Welcome to The GERM Report by Dan Graeber, a commentary on the intersection between geopolitical events and the price of oil. GERM stands for Geopolitical Energy and Risk Monitoring. Our indicator is based on the expected price volatility by the end of the current trading week.
Risk level: Orange
RED: Severe (+/- 4%) ORANGE: High (+/- 2%) YELLOW: Elevated (+/- 1%) BLUE: Guarded (+/- ½%)
THE BOOSTER SHOT
- Economic power is linked to national power.
- There’s a lesson in Keynes for national leaders.
- The bulls have more room to run.
In Washington, US President Trump has been touting the strength of the US economy. Yield inversions, late-cycle predictions and a miss on US GDP have so far not added up to the recession that many analysts feared. The economy, however, is cyclical. The economic forces of output and demand are highly volatile and erratic. This volatility can be controlled through smart policies. But as the economy is cyclical, so too is national power. And just like the economy, the trajectory of national power can only be controlled through smart policies.
The recent closure of the Houston Ship Channel, along with weather-related issues and refinery problems in the US, added support to the price of Brent. Those issues have compounded the momentum from OPEC discipline and a shortage of heavier grades of crude oil. While the United States is enjoying a prolonged production boom, the glut of light-sweet shale does little to address the loss from Venezuela. The price for Brent crude oil jumped beyond the scale of the GERM Report, gaining nearly 4.1 percent from the open on Monday. By the end of the trading day Friday, Brent was at $70.34 per barrel, its highest level since November.
US President Donald Trump on Friday said the US economy was performing “unbelievably well.” According to him, his policies were to thank for continued strength and, under former President Obama, “the economy never got going.” Accordingly, the United States is still enjoying supremacy. Nations that enjoy relatively strong rates of economic growth have increased capabilities and thus greater influence over the international order. A nation with a strong economy is a powerful nation. Power on the international stage manifests itself as the ability to get others to do something they otherwise wouldn’t do.
In terms of foreign policy, the United States is trying to exert its power through economic sanctions. Those sanctions bite hardest on Iran, Russia and Venezuela, arguably among the world leaders when it comes to oil. The Trump administration, while working to squeeze the Islamic republic, realizes it can’t erase its oil completely. Russia, meanwhile, enjoys an enviable position among OPEC member states, sitting on the committee monitoring the production agreement supporting prices, but not formally bound by the OPEC charter.
Venezuela, meanwhile, is a failed state, according to US Vice President Mike Pence. Once one of the main heavy oil suppliers to the United States, Venezuela has been leap-frogged by Mexico and Colombia. That leaves the US energy sector short of the heavy barrels that some of its refiners need. That in turn has led to seven straight weeks of an increase in retail gasoline prices. With refinery outages, flooding in the US Midwest and the brief closure of the Houston Ship Channel, US retail gasoline prices are rising faster than global crude oil prices.
British economist John Maynard Keynes said the forces of economic output and demand are highly volatile and erratic. This volatility can be reduced by smart monetary policy decisions by the central bank and the government. The same could be said for national power, which would be a highly volatile force without a Leviathan type figure at the helm. Economic power, meanwhile, is inextricably linked to national power. A strong economic power can not only utilize that capital to extend its influence in the global market, but also spend it on military machines. The international system has been characterized by the rise and fall of national powers and the corresponding behavior of other entities in that system.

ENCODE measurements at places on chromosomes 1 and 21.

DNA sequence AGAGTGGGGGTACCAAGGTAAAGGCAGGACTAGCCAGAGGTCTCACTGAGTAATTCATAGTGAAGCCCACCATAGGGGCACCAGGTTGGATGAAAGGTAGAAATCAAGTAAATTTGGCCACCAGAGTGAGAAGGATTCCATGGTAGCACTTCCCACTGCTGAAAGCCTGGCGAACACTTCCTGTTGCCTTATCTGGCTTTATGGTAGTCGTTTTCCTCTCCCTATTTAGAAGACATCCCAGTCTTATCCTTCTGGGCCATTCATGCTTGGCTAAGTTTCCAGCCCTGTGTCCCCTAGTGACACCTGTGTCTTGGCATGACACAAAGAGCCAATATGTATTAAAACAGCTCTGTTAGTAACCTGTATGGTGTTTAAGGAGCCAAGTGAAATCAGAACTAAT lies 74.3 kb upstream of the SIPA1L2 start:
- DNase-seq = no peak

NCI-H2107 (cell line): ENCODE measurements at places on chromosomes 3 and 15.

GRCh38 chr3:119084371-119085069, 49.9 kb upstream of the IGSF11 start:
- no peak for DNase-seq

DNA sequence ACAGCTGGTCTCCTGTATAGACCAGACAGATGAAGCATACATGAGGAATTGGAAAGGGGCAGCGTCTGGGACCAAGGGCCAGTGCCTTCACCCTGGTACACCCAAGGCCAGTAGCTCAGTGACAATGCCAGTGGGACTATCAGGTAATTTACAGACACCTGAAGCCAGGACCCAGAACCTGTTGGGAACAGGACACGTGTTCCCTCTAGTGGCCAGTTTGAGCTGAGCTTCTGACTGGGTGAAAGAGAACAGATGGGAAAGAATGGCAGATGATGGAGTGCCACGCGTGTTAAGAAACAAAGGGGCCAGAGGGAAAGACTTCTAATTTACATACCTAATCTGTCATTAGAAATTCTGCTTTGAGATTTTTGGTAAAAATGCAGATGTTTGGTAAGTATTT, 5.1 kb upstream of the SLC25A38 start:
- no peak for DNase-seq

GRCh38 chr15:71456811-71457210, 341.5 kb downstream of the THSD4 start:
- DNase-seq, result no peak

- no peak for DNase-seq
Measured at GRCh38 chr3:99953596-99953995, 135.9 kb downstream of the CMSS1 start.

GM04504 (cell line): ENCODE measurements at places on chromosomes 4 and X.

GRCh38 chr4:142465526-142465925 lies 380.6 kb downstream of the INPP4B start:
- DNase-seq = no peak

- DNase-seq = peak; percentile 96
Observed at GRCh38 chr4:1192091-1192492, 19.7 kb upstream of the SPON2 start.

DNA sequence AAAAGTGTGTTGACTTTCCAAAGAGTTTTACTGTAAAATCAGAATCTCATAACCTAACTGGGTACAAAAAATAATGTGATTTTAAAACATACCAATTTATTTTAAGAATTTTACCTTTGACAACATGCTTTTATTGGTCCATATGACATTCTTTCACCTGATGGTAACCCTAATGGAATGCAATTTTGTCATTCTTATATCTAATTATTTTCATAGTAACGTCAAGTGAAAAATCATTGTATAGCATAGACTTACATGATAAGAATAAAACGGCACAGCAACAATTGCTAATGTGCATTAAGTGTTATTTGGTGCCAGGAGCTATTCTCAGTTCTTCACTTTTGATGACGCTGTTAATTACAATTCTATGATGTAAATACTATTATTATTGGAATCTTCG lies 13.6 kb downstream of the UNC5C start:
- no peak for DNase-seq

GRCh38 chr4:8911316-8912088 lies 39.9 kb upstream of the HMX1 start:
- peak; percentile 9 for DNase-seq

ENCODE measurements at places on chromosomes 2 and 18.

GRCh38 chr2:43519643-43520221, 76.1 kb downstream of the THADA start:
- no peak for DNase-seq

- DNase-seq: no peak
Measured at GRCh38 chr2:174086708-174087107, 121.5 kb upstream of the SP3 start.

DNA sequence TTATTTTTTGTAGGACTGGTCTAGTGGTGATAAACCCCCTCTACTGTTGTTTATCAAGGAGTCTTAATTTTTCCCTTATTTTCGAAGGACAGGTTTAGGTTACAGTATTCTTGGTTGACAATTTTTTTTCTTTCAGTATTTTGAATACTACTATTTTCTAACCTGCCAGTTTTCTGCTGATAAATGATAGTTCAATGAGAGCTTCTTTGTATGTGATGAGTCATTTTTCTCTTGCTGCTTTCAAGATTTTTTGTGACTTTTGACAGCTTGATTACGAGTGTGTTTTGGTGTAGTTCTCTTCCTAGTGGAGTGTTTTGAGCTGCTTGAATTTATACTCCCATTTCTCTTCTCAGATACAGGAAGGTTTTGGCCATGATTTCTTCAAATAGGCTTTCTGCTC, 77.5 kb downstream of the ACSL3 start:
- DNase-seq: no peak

In his theory linking national power to economic power, Charles F. Doran noted that national power, like the economy, follows a regular cycle of ascendance, maturation and decline. What a state wants to do – the way it behaves in the international community – is a function of this cycle. An ascendant state will seek to expand its position, while one in retreat will seek the safety of isolation.
On Friday, analysts at the Federal Reserve Bank of New York revised their 2019 real GDP growth forecast lower by a half percent. “We have seen a noticeable loss of momentum in the U.S. economy toward the end of last year and the start of this year, with growth of both consumer spending and business fixed investment slowing relative to their 2018 performance,” they wrote. If Washington manages its position poorly when dealing with its Iranian, Russian or Venezuelan adversaries, it could either misread its own strength or risk facilitating its own decline.
The trade week starts off with a look at the US manufacturing sector through factory orders in February. On Tuesday, we get to see how well the Mexican economy is performing by way of its year-on-year consumer price index for March. There’s a flurry of activity in Europe on Wednesday, with a rate decision and a key speech from the head of the ECB. With gasoline prices on an exponential rise in the United States, the Wednesday release of the consumer price index for March will verify whether President Trump is correct by saying there is no inflation. On Thursday, it’s China’s turn with CPI. Rounding it out for Friday, it seems rig counts are back in vogue. Finally, any deterioration in the situations in Libya or Venezuela will push oil prices higher. An Orange alert is in place this week, with crude oil prices expected to move by plus or minus 2 percent.